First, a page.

Prostate Biopsy

Image by Darko Djurin from Pixabay.

It’s important to note that a prostate biopsy can miss cancer, as in my case. I’ve had two prostate biopsies, four years apart. The first was a random sampling and was negative. Four years later, due to continued rising PSA, a second biopsy, this time, MRI targeted, confirmed cancer.

All men should consider an MRI before a prostate biopsy. In my case, an MRI would have saved me from an unnecessary random biopsy and helped locate my cancer four years earlier, giving it less time to grow and spread. I’m thankful for the MRI as it identified an abnormal area that was suspect for high-grade prostate cancer. It turns out that my cancer was in the final stage before breaching the prostate.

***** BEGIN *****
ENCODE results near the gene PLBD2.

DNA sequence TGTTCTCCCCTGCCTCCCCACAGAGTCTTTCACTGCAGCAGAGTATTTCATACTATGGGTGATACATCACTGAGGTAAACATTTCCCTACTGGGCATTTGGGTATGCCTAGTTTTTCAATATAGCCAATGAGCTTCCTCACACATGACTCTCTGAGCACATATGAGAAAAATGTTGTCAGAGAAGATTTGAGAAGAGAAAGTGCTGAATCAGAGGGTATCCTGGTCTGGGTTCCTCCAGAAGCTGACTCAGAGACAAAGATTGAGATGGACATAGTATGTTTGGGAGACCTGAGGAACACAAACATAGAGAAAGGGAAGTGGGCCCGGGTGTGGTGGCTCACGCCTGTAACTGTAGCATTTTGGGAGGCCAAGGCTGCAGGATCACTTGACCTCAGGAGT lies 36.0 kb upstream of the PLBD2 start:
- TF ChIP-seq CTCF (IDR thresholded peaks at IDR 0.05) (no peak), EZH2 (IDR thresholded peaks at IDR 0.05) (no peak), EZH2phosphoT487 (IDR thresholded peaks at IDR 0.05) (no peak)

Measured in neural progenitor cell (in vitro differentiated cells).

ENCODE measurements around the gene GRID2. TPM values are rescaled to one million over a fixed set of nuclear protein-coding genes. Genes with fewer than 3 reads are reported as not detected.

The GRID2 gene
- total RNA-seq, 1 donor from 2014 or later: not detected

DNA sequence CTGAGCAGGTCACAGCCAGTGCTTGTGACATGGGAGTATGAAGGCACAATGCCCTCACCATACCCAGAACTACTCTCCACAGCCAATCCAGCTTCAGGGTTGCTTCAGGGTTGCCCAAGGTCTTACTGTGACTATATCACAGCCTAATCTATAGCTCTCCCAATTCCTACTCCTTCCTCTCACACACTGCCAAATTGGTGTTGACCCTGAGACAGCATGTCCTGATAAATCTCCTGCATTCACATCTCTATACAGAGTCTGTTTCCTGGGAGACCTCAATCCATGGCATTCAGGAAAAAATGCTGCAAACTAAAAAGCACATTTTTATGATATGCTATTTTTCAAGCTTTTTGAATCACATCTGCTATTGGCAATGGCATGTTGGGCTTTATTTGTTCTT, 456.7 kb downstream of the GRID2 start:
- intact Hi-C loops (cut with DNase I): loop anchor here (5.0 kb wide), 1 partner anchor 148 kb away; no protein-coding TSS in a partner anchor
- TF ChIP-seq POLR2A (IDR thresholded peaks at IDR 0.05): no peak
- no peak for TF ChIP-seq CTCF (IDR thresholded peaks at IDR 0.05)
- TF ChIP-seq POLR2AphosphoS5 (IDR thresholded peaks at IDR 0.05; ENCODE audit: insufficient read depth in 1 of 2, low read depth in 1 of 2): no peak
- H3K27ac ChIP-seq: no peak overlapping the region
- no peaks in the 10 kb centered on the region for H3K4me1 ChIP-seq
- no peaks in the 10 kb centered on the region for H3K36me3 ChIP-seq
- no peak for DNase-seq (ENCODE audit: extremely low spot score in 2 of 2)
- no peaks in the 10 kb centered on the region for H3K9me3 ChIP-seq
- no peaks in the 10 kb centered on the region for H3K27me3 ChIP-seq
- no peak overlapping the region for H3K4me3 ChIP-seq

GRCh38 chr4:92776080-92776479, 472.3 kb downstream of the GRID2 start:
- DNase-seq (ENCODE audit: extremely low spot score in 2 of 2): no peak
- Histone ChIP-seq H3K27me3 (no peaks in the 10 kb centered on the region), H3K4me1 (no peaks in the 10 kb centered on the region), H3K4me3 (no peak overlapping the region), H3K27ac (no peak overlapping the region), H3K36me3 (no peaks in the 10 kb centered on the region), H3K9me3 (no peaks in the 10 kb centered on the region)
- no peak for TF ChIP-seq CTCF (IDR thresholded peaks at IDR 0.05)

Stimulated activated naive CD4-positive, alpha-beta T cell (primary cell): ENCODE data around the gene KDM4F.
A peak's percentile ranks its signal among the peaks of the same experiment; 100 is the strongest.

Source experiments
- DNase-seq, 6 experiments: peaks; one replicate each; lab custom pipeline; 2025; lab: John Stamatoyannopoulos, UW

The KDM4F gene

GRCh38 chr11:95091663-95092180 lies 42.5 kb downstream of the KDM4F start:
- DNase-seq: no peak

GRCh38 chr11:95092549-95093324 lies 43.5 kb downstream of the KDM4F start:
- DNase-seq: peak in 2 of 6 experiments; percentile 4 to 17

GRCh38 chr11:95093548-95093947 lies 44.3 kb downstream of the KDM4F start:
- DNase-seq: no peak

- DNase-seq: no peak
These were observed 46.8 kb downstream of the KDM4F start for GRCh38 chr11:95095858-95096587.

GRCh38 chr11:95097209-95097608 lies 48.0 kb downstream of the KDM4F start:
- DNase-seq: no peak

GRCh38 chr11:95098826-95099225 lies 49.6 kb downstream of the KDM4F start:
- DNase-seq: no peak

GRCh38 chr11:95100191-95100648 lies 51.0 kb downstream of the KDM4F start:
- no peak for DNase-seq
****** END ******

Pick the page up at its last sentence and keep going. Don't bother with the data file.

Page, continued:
At 178.75 cubic centimetres and 5.5 x 6.5 x 5.0 centimetres in dimension, my prostate was nearly three times normal size. It weighed 117 grams and contained 43 percent cancer — a sizable amount. For perspective, my prostate was about the size of four and a half golf balls, of which almost two golf balls were cancer.

Since I had no symptoms, and it was out of reach of the DRE, I may not have known until it spread.

For more information, please visit PCF.org

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